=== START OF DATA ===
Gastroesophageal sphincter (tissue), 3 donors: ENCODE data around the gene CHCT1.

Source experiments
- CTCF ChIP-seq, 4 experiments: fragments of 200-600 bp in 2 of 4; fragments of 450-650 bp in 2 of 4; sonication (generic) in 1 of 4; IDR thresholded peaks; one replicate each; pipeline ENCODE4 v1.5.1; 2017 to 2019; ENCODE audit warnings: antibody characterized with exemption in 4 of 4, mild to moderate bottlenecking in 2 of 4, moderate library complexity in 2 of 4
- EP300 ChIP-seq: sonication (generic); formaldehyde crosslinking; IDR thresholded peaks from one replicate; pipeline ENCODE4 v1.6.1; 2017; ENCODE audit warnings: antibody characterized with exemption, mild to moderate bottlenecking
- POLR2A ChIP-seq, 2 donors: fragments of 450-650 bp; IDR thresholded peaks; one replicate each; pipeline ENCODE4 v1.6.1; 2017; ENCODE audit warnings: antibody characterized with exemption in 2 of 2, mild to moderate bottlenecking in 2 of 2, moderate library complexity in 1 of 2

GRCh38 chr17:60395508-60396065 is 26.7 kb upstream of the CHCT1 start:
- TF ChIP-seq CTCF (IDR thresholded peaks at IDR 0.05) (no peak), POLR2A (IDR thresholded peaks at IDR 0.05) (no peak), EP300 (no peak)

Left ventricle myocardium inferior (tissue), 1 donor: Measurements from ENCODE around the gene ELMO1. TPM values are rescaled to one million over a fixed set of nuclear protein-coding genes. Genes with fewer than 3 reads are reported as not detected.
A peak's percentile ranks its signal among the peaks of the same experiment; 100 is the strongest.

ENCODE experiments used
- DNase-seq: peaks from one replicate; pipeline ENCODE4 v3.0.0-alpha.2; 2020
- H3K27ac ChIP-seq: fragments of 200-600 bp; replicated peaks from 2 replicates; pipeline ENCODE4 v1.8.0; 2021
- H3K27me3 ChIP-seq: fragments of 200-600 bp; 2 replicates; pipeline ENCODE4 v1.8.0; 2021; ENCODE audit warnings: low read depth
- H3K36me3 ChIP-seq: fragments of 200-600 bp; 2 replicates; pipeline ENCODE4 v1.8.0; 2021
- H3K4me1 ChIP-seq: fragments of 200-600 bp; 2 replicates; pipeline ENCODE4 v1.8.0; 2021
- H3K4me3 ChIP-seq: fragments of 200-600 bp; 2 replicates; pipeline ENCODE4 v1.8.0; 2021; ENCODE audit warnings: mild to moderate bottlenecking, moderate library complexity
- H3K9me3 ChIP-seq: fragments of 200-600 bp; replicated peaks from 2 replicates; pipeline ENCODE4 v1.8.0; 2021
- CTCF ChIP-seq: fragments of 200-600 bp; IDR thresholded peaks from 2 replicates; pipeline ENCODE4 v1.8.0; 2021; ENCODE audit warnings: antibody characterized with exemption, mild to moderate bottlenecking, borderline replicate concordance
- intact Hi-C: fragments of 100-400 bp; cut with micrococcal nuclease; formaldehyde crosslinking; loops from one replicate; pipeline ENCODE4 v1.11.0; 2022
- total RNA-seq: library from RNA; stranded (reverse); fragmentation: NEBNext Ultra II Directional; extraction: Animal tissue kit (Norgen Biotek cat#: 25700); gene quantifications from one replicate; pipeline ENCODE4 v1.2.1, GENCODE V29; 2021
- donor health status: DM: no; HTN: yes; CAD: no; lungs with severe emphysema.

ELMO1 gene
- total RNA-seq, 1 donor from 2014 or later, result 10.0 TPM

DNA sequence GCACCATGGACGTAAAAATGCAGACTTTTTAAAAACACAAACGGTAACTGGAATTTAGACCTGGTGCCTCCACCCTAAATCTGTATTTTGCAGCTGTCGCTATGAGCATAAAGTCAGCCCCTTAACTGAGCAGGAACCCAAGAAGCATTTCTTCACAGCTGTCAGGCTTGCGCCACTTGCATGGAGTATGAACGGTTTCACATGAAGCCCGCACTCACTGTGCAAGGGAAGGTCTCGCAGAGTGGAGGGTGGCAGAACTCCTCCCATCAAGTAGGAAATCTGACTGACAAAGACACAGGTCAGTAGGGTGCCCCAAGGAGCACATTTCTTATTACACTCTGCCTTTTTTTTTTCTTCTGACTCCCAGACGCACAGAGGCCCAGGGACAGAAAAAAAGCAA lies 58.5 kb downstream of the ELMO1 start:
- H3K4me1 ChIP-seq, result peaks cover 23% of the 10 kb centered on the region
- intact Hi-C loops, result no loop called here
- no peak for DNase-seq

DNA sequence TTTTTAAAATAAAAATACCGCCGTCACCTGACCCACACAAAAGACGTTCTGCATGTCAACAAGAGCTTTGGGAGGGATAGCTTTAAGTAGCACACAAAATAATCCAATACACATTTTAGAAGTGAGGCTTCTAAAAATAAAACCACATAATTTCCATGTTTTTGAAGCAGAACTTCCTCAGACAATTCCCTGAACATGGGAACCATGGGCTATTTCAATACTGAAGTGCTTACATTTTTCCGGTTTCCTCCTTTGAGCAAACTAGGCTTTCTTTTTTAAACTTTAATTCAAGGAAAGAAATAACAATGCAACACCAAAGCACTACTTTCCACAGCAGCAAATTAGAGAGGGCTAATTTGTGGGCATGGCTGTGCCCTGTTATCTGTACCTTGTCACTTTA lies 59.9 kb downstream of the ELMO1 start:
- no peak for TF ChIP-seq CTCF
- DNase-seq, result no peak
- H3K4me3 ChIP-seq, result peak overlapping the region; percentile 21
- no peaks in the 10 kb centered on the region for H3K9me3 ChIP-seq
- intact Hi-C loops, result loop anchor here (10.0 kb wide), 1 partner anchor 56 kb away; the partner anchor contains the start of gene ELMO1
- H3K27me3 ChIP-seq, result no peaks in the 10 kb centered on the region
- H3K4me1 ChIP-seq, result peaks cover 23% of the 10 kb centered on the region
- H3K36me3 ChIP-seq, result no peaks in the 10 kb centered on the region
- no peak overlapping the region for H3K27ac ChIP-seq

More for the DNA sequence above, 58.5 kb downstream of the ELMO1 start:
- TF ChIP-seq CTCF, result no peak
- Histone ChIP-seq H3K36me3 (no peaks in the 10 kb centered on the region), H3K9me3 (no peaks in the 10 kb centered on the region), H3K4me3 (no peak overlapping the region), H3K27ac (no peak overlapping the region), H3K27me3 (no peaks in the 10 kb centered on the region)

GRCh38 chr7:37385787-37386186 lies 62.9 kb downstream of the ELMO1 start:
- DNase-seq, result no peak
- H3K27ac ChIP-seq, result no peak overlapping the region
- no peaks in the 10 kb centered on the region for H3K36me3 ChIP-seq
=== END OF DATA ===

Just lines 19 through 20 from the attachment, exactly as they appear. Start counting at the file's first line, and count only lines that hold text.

- intact Hi-C: fragments of 100-400 bp; cut with micrococcal nuclease; formaldehyde crosslinking; loops from one replicate; pipeline ENCODE4 v1.11.0; 2022
- total RNA-seq: library from RNA; stranded (reverse); fragmentation: NEBNext Ultra II Directional; extraction: Animal tissue kit (Norgen Biotek cat#: 25700); gene quantifications from one replicate; pipeline ENCODE4 v1.2.1, GENCODE V29; 2021